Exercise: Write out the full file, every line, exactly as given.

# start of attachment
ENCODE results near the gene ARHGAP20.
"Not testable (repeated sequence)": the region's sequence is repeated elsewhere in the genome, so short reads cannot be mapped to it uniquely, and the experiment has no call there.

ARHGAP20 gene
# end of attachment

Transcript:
ENCODE results near the gene ARHGAP20.
"Not testable (repeated sequence)": the region's sequence is repeated elsewhere in the genome, so short reads cannot be mapped to it uniquely, and the experiment has no call there.

ARHGAP20 gene